Sales Student, I see where he is going with this: lots of planning, lots of
thought. He’s planning out the best way to leave his clients with a
pre-emptive strike: to remind them to refer other prospects to him. He
states: “If I ask for just anyone, anyone usually means no one.” Know
this: “asking” one time is just part of the process. 5%’ers will always be
asking, either in a direct or an indirect manner.

“It seems that I need to tailor the picture to the
individual client.” As I think about this statement, I wonder: is this a
preconceived notion of his, based on his personality style and strengths?
Think of the salespeople you buy from – would you want them to give you
something tailored like this, to help you think of “specific” referrals?
This line of thinking might pigeonhole him into something that works for his
personality style, and in turn won’t work for others – namely, his
clients.

Here is another way to look at it. If he came across a
“Socializer” client or one who has strong social skills, they would open up
their entire database to him and not take a moment to concern themselves with
the specifics that he might be looking for. This specific situation would
certainly add numbers to his personal sales database. Then, he would
implement the “80/20 rules of communication” as taught in the SalesMastery
course. The 80/20 rule allows salespeople to handle large numbers of
referrals & contacts in a time efficient manner.

Here are my Top Seven “Who Moved My Referrals?”
Suggestions:

Be “ReferABLE”

Do you earn the right to ask for referrals? Are you REALLY distinctive
in your sales and communication processes with your clients? Do you build
an impenetrable wall around your clients that makes them competitor-proof?
Do you MAKE people want to do business with you? Would YOU do business
with YOU?

Use the Direct Approach:

Always verbalize the question and ask it outright at the end of a call or
appointment. Remember the Colombo close . . . as you’re walking out of the
room and you reach for the door knob and you ask: “Oh . . . by the way, who do
you know that might benefit . . .” Or, use this same question when you are
about to conclude a sales call.
Salespeople who build true intimacy with their clients can ask this question
all day long. Salespeople who are lacking in the skills of building
intimacy might find ways NOT to ask this question, because they are not truly
connected with their clients.

Use the Indirect Approach:
Utilize different things and
have some fun! How about these ideas:

On every piece of mail that you send to a client, include a Post-It note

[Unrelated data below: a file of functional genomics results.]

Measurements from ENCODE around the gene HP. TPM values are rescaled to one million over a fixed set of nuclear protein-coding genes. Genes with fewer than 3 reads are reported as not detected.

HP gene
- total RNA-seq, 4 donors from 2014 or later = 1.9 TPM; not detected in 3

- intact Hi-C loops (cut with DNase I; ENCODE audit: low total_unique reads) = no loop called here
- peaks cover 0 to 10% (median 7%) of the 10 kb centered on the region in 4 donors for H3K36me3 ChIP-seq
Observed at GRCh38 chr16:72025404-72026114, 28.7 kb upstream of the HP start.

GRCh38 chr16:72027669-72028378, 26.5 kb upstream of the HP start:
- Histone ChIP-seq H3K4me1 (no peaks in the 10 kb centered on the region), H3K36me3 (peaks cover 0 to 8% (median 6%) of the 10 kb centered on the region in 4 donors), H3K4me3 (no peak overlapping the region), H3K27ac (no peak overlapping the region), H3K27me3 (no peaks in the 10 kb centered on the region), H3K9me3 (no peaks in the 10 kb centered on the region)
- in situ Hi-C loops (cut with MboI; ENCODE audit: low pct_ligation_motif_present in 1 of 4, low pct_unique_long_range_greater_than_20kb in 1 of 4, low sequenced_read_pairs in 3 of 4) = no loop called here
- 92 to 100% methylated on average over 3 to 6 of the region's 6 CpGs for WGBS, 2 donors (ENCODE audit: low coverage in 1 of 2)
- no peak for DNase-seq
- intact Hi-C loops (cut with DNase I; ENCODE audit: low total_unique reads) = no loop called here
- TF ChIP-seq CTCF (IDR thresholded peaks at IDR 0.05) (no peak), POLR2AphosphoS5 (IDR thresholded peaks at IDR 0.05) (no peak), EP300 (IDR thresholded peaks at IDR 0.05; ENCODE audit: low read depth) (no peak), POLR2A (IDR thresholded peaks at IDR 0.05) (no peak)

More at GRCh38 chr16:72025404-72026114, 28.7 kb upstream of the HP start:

asking for a referral.
Hold a client appreciation get-together and perform a short speech telling
your appreciation of your clients and asking for referrals.
Send very important clients a gift, like a pen and pencil set and dropping a
special personalized note in the gift wrapping.
Just the other day, in Forth Worth, Texas, I asked 72 people for referrals
at one time and I didn’t even open my mouth. My seminar evaluation form
contains an indirect question asking for referrals. This specific event
fostered over ten new referrals, equaling ten new additions to my database.
Another sales student of mine, who is somewhat introverted, has a
questionnaire that he sends to his clients by postal mail or e-mail.
Buried in the questionnaire is a place for his clients to respond to this
question: “Who do you know that might . . .”

Network the ENTIRE World:

In his book MEGATRENDS, John Naisbitt states “you can
network the entire world just by knowing five people.” I believe it, do
you? I actually have some former clients that call me when they need a
specific contact in a specific city. Within that network as you proceed to
build it, ask and continue to ask each person for referrals.

Market Yourself Shamelessly

If you don’t get tenacious about marketing yourself, who will? Don’t
be embarrassed, get out there and let the world know what you do! Many
times we look for that “perfect” environment in order to ask for a
referral. There will never be a perfect situation - so be shameless and
ask.

Look at EACH Contact as a Life Long Relationship

No matter what! Each person, regardless of how you connected, should
be entered into your database with full contact information including: e-mail
address, date of birth and hobbies or passions. When you create lifelong
positive relationships – you further earn the right to asking for
referrals.

Deliver Twice What You Promise

When you consistently deliver more than expected, new clients are drawn to
you and past clients are easily influenced to provide you referrals. But
remember, you still have to ask for them, your clients are not looking into a
crystal ball telling them that you would like a referral.

Okay, you have read the article – now what? Are you
going to let the information “sit” like a book in the bookcase collecting
dust? Or, will you take my personal challenge which I bequeath to
you? YOU must take part or all of this information and put it to
use. Start implementing it today and you will be working smarter, making
more, all the while having more time to enjoy it.


About the Author: Chuck Bauer is an accomplished speaker, sales coach & consultant. He has performed hundreds of sales & leadership seminars throughout North America. He is affiliated with the National Speakers Association, Coach University and CoachVille. Chuck has over two decades of sales experience and over 16 years as a Sales Coach, Consultant and Trainer. He consults to a large number of sales organizations and salespeople nationwide. He routinely goes on “live” sale presentations with his clients. You may reach Chuck via e-mail or his website at www.chuckbauer.com.